The HD Spotlight on Jaime Bodiam – community member and Juvenile HD mum
Q. Tell us about your HD Journey?
A. My daughter Lily was just 10 years old when diagnosed with Juvenile Huntington’s disease (JHD). We had spent the previous 6 years investigating what was happening to her. Lily went through multiple diagnoses including speech delay, sensory processing disorder, Asperger’s, autism, and mitochondrial disease. In doing so, Lily went through a multitude of unnecessary procedures including liver biopsies, muscle biopsies and multiple MRIs under general anaesthetic. A simple blood test was all it took in the end for an automatic diagnosis of HD for Lily and her Dad.
By this stage Lily was already in a wheelchair, had a feeding tube and a full-time carer at her school. Fortunately, I was able to care for Lily right until the very end at home with the help of her Palliative Care Team. This was important for us, seeing as Lily was only 16 and didn’t want to be in hospital away from her siblings and her puppies.
During the last 12 months we received the devastating news that my two sons aged 15 & 18 also had the positive gene for HD. My 12-year-old daughter hasn’t been tested.
Q. What unique barriers do you think JHD families face?
A. JHD is extremely rare and it was not only my first experience with JHD but the first time almost everyone in our lives had even heard of HD. I felt very alone as I was navigating the changes and trying to work out what the future would be for Lily.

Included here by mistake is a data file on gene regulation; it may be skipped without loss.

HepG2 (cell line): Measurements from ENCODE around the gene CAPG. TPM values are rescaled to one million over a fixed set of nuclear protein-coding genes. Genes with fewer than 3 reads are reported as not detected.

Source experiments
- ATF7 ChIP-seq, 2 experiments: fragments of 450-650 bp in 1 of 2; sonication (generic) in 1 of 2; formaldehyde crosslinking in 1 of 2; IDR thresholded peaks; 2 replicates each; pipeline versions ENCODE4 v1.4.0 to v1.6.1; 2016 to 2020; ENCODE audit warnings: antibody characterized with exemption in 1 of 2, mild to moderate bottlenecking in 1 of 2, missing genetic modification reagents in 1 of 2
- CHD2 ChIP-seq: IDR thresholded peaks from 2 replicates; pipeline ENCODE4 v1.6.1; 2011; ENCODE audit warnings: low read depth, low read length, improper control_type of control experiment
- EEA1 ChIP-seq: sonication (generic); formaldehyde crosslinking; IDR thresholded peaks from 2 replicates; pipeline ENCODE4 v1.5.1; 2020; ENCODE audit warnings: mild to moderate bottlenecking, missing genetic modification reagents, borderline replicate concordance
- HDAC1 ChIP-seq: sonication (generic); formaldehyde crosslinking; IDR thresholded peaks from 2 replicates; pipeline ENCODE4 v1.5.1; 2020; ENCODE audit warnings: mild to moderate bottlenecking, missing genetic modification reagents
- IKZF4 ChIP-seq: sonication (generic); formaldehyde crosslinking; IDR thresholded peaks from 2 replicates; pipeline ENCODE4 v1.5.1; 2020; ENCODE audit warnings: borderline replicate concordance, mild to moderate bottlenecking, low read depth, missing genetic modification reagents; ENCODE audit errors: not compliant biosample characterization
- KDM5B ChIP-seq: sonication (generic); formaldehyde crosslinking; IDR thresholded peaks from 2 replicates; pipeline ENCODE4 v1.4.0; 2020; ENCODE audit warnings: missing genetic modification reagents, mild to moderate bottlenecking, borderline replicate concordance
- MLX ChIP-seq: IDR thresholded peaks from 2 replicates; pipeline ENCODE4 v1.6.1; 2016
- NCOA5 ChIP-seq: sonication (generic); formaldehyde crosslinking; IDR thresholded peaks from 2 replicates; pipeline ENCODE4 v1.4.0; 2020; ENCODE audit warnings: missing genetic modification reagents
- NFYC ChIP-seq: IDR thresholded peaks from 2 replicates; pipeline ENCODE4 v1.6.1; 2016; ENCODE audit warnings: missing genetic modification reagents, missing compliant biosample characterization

After Lily’s diagnosis of JHD, I had to navigate my way through supporting Lily, facing the way the disease progressed, modifying our house to accommodate the required equipment, building and coordinating an amazing team around me to help to support Lily and basically learning how to become a nurse.
Q. If you had time with the Prime Minister what would you like him to change to improve the lives of HD families?
A. There are a number of things the PM has the power to do in order to improve the lives of HD families:
- Ensuring NDIS funding is sufficient for the needs of those with HD and ensuring it is scalable as the disease progresses. For us, the NDIS was an absolute nightmare to begin with. It was time consuming with so many barriers just to get the equipment that every person with HD should be provided.
- Increase education and awareness of HD. Because of the degeneration of the brain, many people with HD end up making bad decisions or becoming increasingly frustrated when attempting to communicate and end up in situations that can be avoided with better awareness of HD and its symptoms.
- Significant money needs to be invested into research and trials for HD so that treatments can be developed to arrest the progression of HD.
Q. Why do you think it is important for HD families to share their HD story and fundraise?
A. Although we live in a beautiful caring and tight knit community, many of the people who took part in the fundraiser, many who have known my family almost our entire lives, just didn’t know the full extent of what happened to Lily and the devastation the disease causes. Fundraising not only secures much needed funds for research and support but ensures a greater understanding of not only HD but other rare diseases and the people who have them.
Q. What is your ideal Sunday?
A. A sleep in, a coffee then either a day at the beach with the kids or working in my garden.